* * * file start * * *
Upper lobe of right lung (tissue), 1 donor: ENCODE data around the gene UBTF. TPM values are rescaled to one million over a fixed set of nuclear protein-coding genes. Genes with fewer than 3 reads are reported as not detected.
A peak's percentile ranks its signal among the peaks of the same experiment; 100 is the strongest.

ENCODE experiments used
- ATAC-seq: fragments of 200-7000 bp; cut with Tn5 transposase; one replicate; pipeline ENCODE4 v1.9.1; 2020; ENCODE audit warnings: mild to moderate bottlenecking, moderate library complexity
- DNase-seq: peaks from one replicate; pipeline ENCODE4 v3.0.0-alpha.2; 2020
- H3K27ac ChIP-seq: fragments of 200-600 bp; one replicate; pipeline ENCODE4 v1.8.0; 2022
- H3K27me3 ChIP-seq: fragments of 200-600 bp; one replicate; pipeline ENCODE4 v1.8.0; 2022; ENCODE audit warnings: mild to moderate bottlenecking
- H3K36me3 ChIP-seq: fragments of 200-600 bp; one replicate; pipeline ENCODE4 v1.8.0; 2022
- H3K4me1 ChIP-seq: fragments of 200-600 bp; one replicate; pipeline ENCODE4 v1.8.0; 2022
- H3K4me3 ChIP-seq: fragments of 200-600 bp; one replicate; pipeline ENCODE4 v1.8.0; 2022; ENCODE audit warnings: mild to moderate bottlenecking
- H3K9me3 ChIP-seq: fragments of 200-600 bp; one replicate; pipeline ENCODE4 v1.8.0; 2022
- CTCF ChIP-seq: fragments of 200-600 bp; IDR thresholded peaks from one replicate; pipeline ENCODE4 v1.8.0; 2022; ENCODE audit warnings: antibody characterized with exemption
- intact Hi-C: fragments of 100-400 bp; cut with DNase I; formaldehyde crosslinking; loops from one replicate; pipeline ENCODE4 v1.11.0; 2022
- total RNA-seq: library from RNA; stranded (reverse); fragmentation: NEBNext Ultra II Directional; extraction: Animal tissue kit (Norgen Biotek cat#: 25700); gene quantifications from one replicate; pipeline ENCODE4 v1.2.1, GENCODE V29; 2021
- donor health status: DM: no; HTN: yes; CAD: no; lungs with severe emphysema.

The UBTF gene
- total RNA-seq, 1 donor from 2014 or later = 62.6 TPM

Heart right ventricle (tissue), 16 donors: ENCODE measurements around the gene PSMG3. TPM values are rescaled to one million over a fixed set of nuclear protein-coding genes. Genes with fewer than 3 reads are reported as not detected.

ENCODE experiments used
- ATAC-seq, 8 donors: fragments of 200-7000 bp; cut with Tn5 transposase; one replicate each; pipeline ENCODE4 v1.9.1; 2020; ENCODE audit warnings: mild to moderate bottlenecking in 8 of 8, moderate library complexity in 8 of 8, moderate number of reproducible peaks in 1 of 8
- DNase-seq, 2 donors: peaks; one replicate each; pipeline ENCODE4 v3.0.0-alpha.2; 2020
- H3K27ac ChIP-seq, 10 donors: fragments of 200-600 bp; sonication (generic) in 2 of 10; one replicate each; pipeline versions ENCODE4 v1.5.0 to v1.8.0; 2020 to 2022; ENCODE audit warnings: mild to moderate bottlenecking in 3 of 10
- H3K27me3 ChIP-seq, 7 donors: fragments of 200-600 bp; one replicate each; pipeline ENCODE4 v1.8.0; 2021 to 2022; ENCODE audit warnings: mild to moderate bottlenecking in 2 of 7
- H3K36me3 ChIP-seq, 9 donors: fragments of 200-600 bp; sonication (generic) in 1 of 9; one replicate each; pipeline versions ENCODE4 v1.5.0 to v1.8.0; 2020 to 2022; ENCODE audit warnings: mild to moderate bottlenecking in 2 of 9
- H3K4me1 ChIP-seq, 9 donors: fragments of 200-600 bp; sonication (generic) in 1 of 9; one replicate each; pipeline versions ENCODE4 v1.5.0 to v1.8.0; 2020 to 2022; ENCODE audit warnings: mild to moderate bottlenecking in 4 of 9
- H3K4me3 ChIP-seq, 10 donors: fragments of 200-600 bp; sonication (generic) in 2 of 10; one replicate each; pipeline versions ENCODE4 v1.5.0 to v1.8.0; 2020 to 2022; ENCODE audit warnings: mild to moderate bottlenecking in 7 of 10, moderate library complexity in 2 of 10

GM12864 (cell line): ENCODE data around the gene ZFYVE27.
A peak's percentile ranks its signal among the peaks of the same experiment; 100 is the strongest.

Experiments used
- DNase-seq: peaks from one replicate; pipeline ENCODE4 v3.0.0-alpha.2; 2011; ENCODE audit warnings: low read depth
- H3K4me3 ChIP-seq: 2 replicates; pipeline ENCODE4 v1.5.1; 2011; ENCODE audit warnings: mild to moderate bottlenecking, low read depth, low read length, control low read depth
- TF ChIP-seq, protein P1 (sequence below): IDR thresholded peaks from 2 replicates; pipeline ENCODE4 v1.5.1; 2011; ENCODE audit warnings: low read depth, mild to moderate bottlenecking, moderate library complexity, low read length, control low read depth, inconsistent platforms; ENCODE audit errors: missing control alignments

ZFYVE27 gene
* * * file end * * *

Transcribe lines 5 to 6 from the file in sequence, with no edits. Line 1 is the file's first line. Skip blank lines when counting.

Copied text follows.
- DNase-seq: peaks from one replicate; pipeline ENCODE4 v3.0.0-alpha.2; 2020
- H3K27ac ChIP-seq: fragments of 200-600 bp; one replicate; pipeline ENCODE4 v1.8.0; 2022